Soaring number of bedsits changing character of Ipswich roads

PUBLISHED: 07:30 07 July 2019 | UPDATED: 08:38 07 July 2019

Extensions to create Homes of Multiple Occupancy have been going up on houses in Grove Lane near Ipswich town centre. Picture: THE IPSWICH SOCIETY

Extensions to create Homes of Multiple Occupancy have been going up on houses in Grove Lane near Ipswich town centre. Picture: THE IPSWICH SOCIETY


Parts of Ipswich are having their character changed forever as “starter” homes are being converted into bedsits for an increasing mobile population.

John Norman, Chairman of The Ipswich Society. Picture: SU ANDERSONJohn Norman, Chairman of The Ipswich Society. Picture: SU ANDERSON

Property owners do not need planning permission to convert traditional homes into "houses of multiple occupation" - neither do they need permission to carry out many extensions, so long as they are at the back of the building.

Owners of HMOs do need to get a licence from the local authority - but as long as they fulfil safety criteria, there is nothing to stop the work being carried out.

The concerns come just weeks after a Freedom of Information request revealed that the number of HMOs in the town had soared.

Ipswich Society chairman John Norman highlighted the problem in the group's latest newsletter, and said landlords were changing the character of several roads in the town.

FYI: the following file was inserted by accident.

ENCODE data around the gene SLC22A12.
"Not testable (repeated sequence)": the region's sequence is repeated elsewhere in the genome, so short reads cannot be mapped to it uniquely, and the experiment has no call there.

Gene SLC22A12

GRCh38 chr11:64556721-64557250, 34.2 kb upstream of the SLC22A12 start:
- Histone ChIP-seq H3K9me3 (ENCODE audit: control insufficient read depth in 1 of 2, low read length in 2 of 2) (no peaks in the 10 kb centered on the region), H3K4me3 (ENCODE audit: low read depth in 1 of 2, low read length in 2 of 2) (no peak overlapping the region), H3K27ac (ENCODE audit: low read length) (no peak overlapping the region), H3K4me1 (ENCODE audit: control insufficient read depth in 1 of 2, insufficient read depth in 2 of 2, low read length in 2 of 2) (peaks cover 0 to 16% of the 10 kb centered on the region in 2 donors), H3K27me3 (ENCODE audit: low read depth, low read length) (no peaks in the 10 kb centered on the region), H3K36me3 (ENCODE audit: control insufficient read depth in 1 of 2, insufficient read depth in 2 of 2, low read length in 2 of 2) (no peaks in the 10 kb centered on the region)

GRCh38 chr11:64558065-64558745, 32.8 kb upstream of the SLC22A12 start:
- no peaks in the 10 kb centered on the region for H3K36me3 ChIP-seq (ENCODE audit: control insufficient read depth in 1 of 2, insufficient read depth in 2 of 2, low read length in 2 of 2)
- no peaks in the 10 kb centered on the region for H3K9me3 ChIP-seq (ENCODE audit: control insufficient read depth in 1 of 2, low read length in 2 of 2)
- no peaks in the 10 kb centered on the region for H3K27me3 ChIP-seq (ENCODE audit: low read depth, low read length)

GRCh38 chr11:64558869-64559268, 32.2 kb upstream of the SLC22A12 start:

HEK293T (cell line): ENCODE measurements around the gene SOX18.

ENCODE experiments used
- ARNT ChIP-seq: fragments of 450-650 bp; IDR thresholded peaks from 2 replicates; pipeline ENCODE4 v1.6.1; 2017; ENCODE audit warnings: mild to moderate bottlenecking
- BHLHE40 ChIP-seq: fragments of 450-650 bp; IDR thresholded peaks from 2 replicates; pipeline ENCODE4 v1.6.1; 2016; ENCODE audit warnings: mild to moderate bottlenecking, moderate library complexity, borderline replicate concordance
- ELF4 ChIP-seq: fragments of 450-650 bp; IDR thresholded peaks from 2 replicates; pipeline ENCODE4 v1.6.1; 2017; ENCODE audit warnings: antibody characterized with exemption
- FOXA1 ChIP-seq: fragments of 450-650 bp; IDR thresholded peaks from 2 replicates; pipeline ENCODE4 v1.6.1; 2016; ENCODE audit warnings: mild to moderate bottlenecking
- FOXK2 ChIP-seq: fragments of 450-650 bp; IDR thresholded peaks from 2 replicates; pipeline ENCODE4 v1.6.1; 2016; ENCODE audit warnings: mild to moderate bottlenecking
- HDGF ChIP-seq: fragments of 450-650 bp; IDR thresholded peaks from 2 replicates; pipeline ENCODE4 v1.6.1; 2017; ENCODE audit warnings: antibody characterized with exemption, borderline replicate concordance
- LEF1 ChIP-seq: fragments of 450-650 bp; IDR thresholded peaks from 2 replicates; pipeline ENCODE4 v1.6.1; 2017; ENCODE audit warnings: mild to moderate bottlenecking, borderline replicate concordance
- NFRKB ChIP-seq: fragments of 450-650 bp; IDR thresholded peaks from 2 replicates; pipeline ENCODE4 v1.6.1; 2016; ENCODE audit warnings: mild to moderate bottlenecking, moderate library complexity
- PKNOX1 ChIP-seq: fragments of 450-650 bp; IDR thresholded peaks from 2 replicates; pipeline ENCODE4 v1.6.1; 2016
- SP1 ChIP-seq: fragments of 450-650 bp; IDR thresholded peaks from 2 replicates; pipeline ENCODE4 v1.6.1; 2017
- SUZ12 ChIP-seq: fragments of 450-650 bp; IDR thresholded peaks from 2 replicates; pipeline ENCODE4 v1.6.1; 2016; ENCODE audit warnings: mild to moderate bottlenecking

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He said: "If you take an ordinary two up, three down house - the sort that many people have had as a starter home - and then build extensions in the back of the roof you can get up to nine rooms as an HMO.

"Residents often work all hours, they all have their own cars, there's a lot of disturbance so long-standing residents move out...and then the same thing happens to their homes. It is changing the character of some parts of Ipswich."

Borough portfolio holder Carole Jones said she was very frustrated by the inability of the council to prevent homes being converted into HMOs through the planning process.

She said: "The last Labour government did bring in legislation to make it necessary to apply for planning permission before converting houses like this in April 2010, but it was one of the first things repealed by the coalition government a few months later."

There had been problems with some conversions that had damaged neighbouring houses and it was difficult to inspect the work in some cases. However the council was looking at applying for special status which would require it to give planning permission before further HMOs were created.

Conservative candidate in the next general election, Tom Hunt, said he backed the Labour council's bid to change the law. "I think there should be a need to get permission to change a house to an HMO," he said. "I've seen how this is changing some roads in the town."

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